NEW DELHI: Finance minister Arun Jaitley on Wednesday said the Aadhaar legislation will stand the test of constitutionality.
The minister’s comment comes at a time when the Supreme Court is hearing a petition challenging a government move to make the Aadhaar number mandatory for benefits under social welfare schemes.
“The legislation has been passed and I am sure it will stand the test of constitutionality for the reason that even while upholding, rightly so, the idea of privacy as an important constitutional guarantee, the restraints under Article 21, which the Supreme Court said could be imposed, they have to be by law; they have to be obviously reasonable,” said Jaitley.
Addressing a conclave on financial inclusion, the minister said Aadhaar was a great idea when it was first mooted by the UPA government, but it was still evolving. “The full potential of Aadhaar had not been realised at the time. There was no legislation, there was a draft law,” he said, adding that Aadhaar enables targeted state support to beneficiaries.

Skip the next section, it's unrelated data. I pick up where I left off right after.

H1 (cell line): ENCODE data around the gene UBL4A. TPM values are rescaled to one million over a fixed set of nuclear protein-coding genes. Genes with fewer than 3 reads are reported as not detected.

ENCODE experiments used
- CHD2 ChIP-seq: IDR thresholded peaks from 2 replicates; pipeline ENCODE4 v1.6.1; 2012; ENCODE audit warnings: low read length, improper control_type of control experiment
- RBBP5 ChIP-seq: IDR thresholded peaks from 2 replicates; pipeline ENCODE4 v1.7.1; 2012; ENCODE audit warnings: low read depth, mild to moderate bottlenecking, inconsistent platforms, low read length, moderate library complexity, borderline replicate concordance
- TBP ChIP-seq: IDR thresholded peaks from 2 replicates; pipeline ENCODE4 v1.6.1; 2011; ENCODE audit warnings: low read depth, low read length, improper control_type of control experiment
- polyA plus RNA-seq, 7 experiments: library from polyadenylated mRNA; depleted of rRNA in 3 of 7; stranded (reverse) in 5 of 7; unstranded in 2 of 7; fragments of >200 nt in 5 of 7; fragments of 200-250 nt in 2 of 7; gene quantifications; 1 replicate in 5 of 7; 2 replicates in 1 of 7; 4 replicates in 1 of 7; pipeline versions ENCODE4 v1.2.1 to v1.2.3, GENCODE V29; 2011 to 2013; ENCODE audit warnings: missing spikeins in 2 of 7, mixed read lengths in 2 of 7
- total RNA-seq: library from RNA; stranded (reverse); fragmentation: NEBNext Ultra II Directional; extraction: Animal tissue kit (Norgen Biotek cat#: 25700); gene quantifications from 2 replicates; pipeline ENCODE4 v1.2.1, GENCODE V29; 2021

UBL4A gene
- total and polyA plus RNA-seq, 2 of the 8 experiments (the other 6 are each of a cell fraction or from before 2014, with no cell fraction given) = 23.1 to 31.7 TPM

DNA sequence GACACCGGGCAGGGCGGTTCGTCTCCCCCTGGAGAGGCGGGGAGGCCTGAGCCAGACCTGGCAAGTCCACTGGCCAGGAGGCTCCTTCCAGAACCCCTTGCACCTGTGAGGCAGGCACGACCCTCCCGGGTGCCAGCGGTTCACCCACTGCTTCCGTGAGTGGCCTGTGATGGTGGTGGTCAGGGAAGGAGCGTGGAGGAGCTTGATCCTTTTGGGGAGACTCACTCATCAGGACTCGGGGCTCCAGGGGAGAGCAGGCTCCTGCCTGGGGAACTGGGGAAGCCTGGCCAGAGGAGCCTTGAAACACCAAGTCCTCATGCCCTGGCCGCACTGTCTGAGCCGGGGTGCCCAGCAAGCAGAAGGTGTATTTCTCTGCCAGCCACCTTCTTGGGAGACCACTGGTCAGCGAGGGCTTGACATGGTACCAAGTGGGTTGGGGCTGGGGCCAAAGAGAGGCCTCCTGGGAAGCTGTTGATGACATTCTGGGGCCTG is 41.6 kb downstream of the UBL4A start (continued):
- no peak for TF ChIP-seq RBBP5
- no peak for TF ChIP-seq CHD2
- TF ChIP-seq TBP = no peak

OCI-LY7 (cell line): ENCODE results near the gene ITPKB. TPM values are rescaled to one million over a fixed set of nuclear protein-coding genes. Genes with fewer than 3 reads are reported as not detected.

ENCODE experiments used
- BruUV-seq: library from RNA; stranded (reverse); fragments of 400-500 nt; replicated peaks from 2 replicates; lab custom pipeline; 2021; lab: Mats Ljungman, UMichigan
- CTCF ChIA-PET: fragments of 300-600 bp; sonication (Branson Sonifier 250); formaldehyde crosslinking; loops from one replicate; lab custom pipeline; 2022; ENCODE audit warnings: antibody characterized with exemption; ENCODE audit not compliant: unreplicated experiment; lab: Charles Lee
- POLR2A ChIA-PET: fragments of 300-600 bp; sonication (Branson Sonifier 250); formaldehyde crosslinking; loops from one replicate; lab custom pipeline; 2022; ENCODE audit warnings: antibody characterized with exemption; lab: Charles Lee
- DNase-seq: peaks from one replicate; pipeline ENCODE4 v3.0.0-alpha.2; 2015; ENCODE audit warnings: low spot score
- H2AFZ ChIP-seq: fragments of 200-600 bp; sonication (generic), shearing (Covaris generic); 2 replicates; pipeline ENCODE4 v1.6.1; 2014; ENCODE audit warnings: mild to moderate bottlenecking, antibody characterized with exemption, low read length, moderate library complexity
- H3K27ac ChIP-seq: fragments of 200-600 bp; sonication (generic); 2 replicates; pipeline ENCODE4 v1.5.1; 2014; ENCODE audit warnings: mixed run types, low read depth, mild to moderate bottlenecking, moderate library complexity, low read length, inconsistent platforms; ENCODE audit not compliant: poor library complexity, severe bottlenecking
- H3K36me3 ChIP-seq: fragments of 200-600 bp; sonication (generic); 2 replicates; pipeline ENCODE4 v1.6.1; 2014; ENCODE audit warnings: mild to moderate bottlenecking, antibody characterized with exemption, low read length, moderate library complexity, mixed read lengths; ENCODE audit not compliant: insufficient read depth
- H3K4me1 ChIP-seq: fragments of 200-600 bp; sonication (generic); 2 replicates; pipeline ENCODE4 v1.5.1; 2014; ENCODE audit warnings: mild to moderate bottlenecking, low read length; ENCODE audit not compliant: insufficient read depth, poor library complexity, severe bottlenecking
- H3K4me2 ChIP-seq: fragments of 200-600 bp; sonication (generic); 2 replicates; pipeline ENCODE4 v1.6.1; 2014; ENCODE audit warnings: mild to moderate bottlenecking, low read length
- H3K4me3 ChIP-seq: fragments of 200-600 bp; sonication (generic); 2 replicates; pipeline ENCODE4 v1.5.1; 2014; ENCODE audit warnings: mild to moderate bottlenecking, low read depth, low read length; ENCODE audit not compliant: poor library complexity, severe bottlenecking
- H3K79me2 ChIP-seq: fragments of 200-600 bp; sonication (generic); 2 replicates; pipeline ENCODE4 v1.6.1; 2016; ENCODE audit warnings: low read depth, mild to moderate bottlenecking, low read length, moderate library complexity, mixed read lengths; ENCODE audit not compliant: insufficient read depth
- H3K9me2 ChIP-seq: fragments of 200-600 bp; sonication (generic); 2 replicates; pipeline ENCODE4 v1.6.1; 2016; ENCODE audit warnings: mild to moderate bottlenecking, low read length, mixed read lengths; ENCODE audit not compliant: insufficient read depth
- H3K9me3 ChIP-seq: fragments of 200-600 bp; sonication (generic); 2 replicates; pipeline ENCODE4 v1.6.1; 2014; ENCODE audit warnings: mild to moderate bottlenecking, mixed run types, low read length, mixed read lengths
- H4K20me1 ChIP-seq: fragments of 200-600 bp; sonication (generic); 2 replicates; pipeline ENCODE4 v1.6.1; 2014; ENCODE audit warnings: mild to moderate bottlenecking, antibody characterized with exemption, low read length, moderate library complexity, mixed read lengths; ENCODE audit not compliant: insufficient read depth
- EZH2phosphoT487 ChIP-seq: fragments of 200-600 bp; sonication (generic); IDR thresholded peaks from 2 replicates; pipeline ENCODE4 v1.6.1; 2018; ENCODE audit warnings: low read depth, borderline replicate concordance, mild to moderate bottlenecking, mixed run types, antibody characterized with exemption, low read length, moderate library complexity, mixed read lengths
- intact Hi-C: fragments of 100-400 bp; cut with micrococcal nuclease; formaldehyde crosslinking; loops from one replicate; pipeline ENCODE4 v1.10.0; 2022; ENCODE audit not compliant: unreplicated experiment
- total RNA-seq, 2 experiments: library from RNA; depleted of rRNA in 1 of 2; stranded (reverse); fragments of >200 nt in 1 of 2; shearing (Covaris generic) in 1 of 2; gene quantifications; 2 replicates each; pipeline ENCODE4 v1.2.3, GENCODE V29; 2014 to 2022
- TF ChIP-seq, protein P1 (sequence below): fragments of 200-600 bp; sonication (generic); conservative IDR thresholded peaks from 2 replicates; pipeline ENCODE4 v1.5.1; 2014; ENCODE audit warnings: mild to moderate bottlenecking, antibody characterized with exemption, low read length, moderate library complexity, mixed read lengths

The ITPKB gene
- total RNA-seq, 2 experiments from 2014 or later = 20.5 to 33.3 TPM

The minister said the more the direct benefit of transfer (DBT) expands, the more of Pradhan Mantri Jan Dhan Yojana (PMJDY) accounts will get operational. Jaitley said subsidy must reach those for whom it is targeted. “We have strong schemes at central and state level ensuring money goes directly into bank accounts,” he said, noting that zero balance accounts have come down to 20% in the last three years from 77%.
In September 2014, three months after the Aadhaar scheme was launched, 76.81% of the country’s total bank accounts had zero balance. The number of zero-balance accounts has now come down to 20% of the total, he said. The minister said there is an emphasis in India, particularly after demonetisation, to reduce the quantum of cash in the society.